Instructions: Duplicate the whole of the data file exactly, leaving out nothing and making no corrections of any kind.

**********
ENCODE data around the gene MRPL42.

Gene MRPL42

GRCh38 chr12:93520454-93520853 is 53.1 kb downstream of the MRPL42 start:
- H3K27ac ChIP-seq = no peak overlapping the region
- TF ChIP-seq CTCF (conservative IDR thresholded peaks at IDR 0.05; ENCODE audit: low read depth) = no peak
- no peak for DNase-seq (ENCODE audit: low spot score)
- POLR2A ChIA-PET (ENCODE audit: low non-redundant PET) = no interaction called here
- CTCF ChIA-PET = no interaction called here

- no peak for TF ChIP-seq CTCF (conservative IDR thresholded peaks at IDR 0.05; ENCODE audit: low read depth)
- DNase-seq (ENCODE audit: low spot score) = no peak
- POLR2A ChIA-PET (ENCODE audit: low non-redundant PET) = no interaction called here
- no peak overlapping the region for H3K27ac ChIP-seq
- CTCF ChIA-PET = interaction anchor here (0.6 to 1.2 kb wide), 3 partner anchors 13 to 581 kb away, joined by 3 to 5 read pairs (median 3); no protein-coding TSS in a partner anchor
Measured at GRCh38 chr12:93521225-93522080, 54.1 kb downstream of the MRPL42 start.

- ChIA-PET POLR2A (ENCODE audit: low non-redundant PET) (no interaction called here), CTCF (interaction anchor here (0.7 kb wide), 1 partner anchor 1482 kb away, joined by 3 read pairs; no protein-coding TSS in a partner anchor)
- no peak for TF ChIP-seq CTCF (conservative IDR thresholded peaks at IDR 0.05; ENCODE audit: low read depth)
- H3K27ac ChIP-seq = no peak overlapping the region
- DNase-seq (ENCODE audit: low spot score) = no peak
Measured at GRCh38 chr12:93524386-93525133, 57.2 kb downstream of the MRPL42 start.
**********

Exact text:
ENCODE data around the gene MRPL42.

Gene MRPL42

GRCh38 chr12:93520454-93520853 is 53.1 kb downstream of the MRPL42 start:
- H3K27ac ChIP-seq = no peak overlapping the region
- TF ChIP-seq CTCF (conservative IDR thresholded peaks at IDR 0.05; ENCODE audit: low read depth) = no peak
- no peak for DNase-seq (ENCODE audit: low spot score)
- POLR2A ChIA-PET (ENCODE audit: low non-redundant PET) = no interaction called here
- CTCF ChIA-PET = no interaction called here

- no peak for TF ChIP-seq CTCF (conservative IDR thresholded peaks at IDR 0.05; ENCODE audit: low read depth)
- DNase-seq (ENCODE audit: low spot score) = no peak
- POLR2A ChIA-PET (ENCODE audit: low non-redundant PET) = no interaction called here
- no peak overlapping the region for H3K27ac ChIP-seq
- CTCF ChIA-PET = interaction anchor here (0.6 to 1.2 kb wide), 3 partner anchors 13 to 581 kb away, joined by 3 to 5 read pairs (median 3); no protein-coding TSS in a partner anchor
Measured at GRCh38 chr12:93521225-93522080, 54.1 kb downstream of the MRPL42 start.

- ChIA-PET POLR2A (ENCODE audit: low non-redundant PET) (no interaction called here), CTCF (interaction anchor here (0.7 kb wide), 1 partner anchor 1482 kb away, joined by 3 read pairs; no protein-coding TSS in a partner anchor)
- no peak for TF ChIP-seq CTCF (conservative IDR thresholded peaks at IDR 0.05; ENCODE audit: low read depth)
- H3K27ac ChIP-seq = no peak overlapping the region
- DNase-seq (ENCODE audit: low spot score) = no peak
Measured at GRCh38 chr12:93524386-93525133, 57.2 kb downstream of the MRPL42 start.